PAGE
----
Friday, April 17, 2009

Ingrid Bergman, Margaret O'Brien, and Delusional Downtown Divas

I've spent the last couple of days reading Notorious, Donald Spoto's biography of Ingrid Bergman. I'm just less than halfway into it. Not bad.

I spent some of yesterday afternoon watching Lena Dunham's web series for Index Magazine, Delusional Downtown Divas. Despite being a Computer Art major and having studied 20th Century Art History extensively, I had no idea that Lena Dunham's parents were prominent artists in the '80s art scene until I googled her after seeing Creative Nonfiction. No doubt that growing up in this environment served as the inspiration for Delusional Downtown Divas. Since Index's website doesn't allow you to embed the video elsewhere, I'm going to link to the best episodes:

Ry Russo-Young and Amy Seimetz guest star in this episode, which features them as members of Mountain Don't, the Feminist Art Collective that the title characters are trying to get into

This episode features a not-immediately-recognizable Mary Bronstein as an assistant to a legendary "Penis Painter" that AgNess is trying to get a job with.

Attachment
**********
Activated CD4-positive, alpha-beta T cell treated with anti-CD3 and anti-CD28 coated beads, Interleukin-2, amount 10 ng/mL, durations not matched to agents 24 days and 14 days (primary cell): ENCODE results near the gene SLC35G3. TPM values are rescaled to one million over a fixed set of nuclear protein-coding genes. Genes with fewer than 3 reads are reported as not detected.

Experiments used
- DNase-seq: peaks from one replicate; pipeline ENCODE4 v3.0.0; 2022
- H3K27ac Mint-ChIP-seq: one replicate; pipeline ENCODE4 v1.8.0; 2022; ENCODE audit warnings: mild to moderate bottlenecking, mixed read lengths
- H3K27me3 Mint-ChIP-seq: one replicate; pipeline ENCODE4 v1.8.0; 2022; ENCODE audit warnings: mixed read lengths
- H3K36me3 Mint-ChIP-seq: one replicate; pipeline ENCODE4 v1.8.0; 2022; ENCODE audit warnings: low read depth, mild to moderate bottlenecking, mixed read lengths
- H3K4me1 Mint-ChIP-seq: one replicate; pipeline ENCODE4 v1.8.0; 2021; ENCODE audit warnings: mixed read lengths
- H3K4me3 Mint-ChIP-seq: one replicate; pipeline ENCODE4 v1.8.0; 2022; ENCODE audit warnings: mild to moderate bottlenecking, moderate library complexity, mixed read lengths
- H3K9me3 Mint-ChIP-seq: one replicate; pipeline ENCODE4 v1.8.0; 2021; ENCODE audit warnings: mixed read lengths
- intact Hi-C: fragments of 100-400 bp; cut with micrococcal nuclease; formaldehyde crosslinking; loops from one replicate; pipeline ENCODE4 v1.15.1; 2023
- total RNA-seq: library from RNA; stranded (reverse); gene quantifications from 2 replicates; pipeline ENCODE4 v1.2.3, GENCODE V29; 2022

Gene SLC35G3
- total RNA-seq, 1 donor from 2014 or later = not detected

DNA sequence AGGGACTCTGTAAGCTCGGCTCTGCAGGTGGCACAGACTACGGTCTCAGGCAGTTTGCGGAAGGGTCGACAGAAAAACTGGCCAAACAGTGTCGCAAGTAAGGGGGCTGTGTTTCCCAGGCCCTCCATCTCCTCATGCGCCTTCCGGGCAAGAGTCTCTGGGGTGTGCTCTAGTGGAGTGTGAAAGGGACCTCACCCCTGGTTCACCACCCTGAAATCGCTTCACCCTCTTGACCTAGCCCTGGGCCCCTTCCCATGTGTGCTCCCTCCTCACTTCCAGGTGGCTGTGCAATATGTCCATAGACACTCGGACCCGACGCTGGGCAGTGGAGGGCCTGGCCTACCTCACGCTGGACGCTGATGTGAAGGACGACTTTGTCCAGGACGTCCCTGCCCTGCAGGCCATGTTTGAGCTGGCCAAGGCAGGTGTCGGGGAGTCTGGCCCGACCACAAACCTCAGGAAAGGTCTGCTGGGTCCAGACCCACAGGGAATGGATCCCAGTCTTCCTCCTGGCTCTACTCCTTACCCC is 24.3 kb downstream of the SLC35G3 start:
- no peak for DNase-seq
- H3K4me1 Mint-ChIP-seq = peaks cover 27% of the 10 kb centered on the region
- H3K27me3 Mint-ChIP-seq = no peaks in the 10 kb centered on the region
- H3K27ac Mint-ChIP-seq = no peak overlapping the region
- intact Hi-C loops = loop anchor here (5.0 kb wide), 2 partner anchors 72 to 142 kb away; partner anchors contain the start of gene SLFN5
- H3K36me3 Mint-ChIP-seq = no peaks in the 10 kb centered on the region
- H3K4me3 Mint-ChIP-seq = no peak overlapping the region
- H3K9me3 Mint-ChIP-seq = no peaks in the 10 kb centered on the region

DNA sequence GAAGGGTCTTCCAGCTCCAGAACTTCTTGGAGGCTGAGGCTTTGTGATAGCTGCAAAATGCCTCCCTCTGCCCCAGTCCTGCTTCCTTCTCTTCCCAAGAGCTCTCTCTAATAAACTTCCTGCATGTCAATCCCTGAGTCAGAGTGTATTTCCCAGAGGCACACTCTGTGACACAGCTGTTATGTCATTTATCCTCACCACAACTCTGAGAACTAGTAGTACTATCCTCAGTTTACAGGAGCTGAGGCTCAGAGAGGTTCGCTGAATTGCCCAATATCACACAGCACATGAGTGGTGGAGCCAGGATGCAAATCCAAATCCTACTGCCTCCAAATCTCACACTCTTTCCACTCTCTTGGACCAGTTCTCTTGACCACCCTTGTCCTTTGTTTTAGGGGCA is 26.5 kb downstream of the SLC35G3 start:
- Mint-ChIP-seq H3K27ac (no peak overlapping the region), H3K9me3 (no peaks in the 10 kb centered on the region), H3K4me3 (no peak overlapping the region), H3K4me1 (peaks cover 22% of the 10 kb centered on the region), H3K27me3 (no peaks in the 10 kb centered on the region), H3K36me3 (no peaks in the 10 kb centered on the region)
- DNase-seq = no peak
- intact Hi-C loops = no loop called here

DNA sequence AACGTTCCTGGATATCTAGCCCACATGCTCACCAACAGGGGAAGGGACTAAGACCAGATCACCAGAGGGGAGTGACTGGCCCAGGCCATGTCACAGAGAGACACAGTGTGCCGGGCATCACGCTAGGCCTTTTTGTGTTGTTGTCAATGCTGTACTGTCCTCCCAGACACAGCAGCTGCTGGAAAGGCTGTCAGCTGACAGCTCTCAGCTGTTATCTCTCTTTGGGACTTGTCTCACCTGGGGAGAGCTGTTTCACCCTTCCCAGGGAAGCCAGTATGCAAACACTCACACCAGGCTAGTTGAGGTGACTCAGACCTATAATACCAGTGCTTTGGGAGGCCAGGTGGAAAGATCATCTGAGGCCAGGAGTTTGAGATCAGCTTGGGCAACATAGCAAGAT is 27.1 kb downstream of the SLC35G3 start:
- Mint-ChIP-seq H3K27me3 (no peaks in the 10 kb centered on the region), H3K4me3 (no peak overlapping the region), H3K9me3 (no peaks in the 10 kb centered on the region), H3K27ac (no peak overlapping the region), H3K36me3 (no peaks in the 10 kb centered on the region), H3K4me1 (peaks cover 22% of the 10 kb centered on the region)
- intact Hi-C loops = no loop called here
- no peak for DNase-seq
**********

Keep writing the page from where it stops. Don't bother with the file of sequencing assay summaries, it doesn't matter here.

Finally, Isaac Mizrahi guest stars in an episode. The girls seek Mizrahi out for advice on how to make art their career.

Also yesterday afternoon, I saw a movie I DVR'd on TCM called Her First Romance, starring Margaret O'Brien and released by Columbia in 1951, not long after O'Brien was released from her contract. I've been intrigued by this movie since I read about it in Cinemania (Microsoft's CD-ROM forerunner to the IMDb) when I was 13.

It was entertaining enough. The plot isn't really that much different from your average DCOM. O'Brien's character has a crush on a boy, chases him to summer camp, and goes so far as to hitchhike back to her father's ice factory to steal money (and, accidentally an important note), which nearly puts her father out of business so that she can compete in "Mardi Gras Games" with him. Elinor Donahue, a few years before Father Knows Best, appears in the film as O'Brien's rival.

However, seeing O'Brien in this after seeing her in Meet Me In St. Louis is a little disappointing. The intensity she had in that movie is not present here; if anything, it seems marginalized. Still, O'Brien managed to make something of a transition into being an adult actress, but like her fellow child star Hayley Mills, her greatest adult successes have been in the theater.

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